How Many Calories Are in a Plum?

Medically reviewed by Natalie Butler, RD, LD on September 20, 2016Written by Annette McDermott on September 20, 2016
Plum

Plums are stone fruits. This means their flesh is surrounded by a hard pit called a stone. Plums are available in a rainbow of hues from dark purple and blue to red and golden yellow.

Plums peak from May to October, although in some states you may be able to enjoy them year-round.

Read on to learn how many calories are in sweet, juicy plums, and how they may benefit your health.

Calorie content of plums

One cup of plums contains only about 76 calories. That’s great news if you’re watching your weight. When your sweet tooth is in overdrive, reach for a plum instead of a cookie. You’ll avoid consuming a lot of empty calories and fat.

Dried plums are called prunes, although they’re often simply called dried plums. Plums that are suitable for drying are high in sugars and acidity to help prevent spoilage. Even so, prunes are low in calories. One pitted dried prune has 23 calories. Prunes are dense and filling, and most people only eat a couple at a time.

Prune juice is made from prunes or fresh plums. It’s higher in calories than raw plums and prunes. One cup of prune juice has 182 calories. You may not drink an entire cup of prune juice at once, but if you drink it throughout the day, the calories will add up.

In general, prunes are low in calories. But here’s the catch: Although prunes are sweet on their own, some manufacturers add sugars to prunes and prune products. Prune juice may also have added sugar. This significantly adds to the calorie count. Look for brands with no added sugars.

What are the health benefits of plums?

Plums are good for you. Here are several health benefits of eating them:

Help you stay hydrated

Water doesn’t only come from a bottle or your faucets. It’s found in many fruits. A 2 1/8-inch diameter plum is almost 60 percent water. Just like the water you drink, the water you consume when you munch on a plum helps you stay hydrated.

Rich in antioxidants

According to a study in the Journal of Medicinal Food on mice, plums are rich in natural antioxidants that protect granulocytes, a type of white blood cell, from oxidative stress. Study results suggest that polyphenolic compounds such as flavonoids are largely responsible for plums’ antioxidant activity.

Help relieve constipation

Prunes and prune juice are popular home remedies for constipation. According to a study published in Alimentary Pharmacology and Therapeutics on 40 people with constipation, prunes are better than psyllium for treating mild to moderate constipation.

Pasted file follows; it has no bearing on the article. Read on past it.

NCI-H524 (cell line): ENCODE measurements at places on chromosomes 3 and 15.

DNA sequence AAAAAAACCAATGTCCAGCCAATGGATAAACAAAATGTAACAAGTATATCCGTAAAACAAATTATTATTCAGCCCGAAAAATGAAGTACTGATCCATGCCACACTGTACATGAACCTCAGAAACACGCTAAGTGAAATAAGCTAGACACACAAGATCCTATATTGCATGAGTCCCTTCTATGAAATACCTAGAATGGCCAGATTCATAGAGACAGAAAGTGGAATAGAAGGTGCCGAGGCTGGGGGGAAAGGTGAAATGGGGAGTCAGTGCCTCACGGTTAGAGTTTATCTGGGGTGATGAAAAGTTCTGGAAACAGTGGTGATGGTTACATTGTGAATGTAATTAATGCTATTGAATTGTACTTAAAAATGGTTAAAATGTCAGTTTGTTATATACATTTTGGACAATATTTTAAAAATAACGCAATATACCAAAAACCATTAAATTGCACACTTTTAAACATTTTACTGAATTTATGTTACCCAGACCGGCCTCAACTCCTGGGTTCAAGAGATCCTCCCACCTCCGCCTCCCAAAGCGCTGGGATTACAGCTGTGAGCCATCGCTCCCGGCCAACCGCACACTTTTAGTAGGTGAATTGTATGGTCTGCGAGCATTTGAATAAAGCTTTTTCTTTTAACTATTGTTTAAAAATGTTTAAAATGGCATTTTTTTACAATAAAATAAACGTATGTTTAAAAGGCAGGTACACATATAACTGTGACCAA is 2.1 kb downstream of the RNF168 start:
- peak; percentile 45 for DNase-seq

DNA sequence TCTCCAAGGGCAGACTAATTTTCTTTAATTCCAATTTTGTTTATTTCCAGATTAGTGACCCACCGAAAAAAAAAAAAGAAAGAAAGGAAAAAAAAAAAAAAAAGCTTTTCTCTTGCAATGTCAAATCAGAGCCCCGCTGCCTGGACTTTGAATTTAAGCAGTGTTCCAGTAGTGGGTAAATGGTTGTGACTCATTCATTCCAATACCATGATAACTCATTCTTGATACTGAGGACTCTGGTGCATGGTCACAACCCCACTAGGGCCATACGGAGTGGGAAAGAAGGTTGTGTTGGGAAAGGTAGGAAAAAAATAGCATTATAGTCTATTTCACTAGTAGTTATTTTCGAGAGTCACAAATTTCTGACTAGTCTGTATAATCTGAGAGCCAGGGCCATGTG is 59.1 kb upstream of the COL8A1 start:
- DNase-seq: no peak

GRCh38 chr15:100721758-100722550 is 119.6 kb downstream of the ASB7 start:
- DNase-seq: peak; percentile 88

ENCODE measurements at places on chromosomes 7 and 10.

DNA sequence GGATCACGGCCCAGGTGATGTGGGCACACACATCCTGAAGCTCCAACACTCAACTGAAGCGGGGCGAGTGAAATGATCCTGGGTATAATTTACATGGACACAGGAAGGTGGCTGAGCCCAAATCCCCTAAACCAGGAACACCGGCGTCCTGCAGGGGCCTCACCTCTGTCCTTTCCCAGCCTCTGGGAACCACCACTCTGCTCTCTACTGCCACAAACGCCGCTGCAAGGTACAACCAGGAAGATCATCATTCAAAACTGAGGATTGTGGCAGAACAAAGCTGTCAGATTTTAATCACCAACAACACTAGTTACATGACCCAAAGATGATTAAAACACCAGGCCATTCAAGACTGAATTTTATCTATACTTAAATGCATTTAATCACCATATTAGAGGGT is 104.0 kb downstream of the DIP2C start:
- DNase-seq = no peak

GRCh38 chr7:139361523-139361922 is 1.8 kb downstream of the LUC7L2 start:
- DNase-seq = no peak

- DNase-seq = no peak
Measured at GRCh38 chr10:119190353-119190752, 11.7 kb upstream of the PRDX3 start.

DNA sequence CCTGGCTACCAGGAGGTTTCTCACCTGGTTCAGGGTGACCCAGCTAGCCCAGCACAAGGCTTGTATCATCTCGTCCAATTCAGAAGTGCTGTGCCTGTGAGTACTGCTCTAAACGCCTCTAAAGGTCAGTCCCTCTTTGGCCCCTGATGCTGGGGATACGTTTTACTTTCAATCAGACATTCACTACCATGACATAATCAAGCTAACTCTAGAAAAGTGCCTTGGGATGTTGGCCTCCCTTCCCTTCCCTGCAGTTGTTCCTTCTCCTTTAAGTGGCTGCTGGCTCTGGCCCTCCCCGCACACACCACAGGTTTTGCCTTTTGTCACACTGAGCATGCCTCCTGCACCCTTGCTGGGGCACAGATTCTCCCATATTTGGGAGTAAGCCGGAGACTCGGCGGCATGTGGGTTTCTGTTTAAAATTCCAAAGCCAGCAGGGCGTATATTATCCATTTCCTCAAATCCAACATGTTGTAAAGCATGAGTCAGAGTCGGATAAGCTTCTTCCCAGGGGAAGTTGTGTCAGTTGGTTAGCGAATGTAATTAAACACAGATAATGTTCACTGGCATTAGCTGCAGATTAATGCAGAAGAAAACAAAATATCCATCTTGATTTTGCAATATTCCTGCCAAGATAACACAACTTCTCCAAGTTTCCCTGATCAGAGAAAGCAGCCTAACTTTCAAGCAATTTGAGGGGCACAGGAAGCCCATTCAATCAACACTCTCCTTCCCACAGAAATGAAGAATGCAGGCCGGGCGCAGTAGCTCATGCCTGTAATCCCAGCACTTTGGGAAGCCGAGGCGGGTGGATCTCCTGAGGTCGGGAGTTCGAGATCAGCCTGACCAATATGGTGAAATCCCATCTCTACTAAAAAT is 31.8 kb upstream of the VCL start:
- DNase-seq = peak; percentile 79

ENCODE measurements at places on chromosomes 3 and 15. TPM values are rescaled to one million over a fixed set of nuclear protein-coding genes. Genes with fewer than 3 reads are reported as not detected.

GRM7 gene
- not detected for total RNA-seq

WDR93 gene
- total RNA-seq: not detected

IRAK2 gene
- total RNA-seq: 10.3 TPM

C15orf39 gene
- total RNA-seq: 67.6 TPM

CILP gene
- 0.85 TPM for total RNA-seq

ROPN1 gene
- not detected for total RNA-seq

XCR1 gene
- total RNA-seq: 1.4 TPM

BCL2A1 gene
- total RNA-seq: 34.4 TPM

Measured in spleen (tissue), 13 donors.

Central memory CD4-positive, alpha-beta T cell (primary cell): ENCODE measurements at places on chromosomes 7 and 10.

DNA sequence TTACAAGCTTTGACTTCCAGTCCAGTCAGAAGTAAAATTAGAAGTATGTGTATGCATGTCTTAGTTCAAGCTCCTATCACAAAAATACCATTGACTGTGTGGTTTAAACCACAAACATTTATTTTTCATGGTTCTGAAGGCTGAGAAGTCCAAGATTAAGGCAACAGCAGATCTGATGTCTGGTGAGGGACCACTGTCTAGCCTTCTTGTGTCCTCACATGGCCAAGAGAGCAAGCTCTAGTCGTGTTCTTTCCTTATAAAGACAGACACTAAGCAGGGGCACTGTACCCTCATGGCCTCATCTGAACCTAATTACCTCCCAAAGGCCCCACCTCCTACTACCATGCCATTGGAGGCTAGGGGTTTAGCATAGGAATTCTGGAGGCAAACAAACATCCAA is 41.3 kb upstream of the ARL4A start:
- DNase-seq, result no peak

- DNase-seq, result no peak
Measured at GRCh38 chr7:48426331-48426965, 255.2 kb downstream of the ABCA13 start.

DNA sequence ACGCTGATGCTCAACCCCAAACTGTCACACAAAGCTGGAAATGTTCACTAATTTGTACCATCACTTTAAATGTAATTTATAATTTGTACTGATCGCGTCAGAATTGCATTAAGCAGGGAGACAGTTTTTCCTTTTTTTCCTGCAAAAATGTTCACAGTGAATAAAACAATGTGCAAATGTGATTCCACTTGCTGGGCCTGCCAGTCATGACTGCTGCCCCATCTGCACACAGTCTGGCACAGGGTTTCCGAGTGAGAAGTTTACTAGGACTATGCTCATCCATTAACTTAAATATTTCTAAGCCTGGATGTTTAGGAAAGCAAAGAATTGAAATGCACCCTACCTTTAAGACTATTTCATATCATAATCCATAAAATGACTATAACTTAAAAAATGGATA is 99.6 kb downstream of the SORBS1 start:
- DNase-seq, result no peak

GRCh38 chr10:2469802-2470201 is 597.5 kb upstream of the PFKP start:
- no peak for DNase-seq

According to Science Daily, recent research shows that plums may help prevent colon cancer by boosting beneficial bacteria in your gut and reducing the damaging effects of free radicals. Although this research is promising, more study is needed.

Help prevent osteoporosis

Bone loss is common in postmenopausal women. According to a study published in the British Journal of Nutrition, prunes are the most effective fruit in both preventing and reversing bone loss. The study found that prunes improved bone mineral density by slowing the rate of bone turnover.

May prevent plaque buildup in your arteries

When plaque builds up in your arteries (atherosclerosis), it makes it difficult for oxygen-rich blood to reach your heart, brain, and other parts of your body. Depending on which arteries are affected, the buildup may lead to a heart attack, stroke, peripheral artery disease, or kidney disease.

According to research published in the British Journal of Nutrition, the antioxidant activity in dried plums may slow the progression of atherosclerosis.

Good source of nutrients

Eating a plum won’t give you 100 percent of the recommended daily allowance of any one nutrient, but plums are still a good source of many vitamins and minerals, including:

  • vitamin A
  • vitamin C
  • vitamin K
  • potassium

Plums also contain small amounts of:

  • vitamin E
  • B vitamins
  • pantothenic acid
  • iron
  • magnesium
  • phosphorous
  • copper
  • manganese

How to buy plums at the store

The tastiest plums are heavy and slightly soft. They should smell fruity. Firm, odorless plums aren’t ripe yet. They’ll ripen in a couple days if you put them in a closed paper bag at room temperature. Avoid squishy plums with wrinkled skin, bruises, or cracked skin.

Ways to add plums to your diet

Plums are delicious eaten raw. If you’re feeling the urge to up your culinary skills, try these ideas to add plums to your diet:

  • grill plum halves and serve them with beef or poultry
  • make plum jam
  • add diced plums to green leafy salads
  • add diced plums to chicken salad
  • add chopped, fresh plums or prunes to yogurt, oatmeal, and fruit parfaits
  • add diced plums or prunes to smoothies
  • make a plum pie
  • add diced plums to your favorite salsa and serve with grilled chicken
  • add chopped prunes to muffins, cereals, and pancakes

Bottom line

Plums are a low-calorie food with no fat. They’re chock-full of beneficial nutrients and antioxidants to help support your overall health. For every plum or prune you eat, you’ll get about 1 gram of fiber. If you cook plums, you’ll get even more in a serving. One cup of stewed plums provides almost 8 grams of fiber.

Fiber helps prevent constipation and promotes healthy bowels. It may also lower cholesterol, help you maintain good blood sugar levels, and help you stay fuller longer so you eat less. But if you eat too much fiber in a short period of time and don’t drink enough water, gas, bloating, and diarrhea may occur. Keep this in mind as you add plums and prunes to your diet. To treat constipation, try eating 14 grams of fiber for every 1,000 calories

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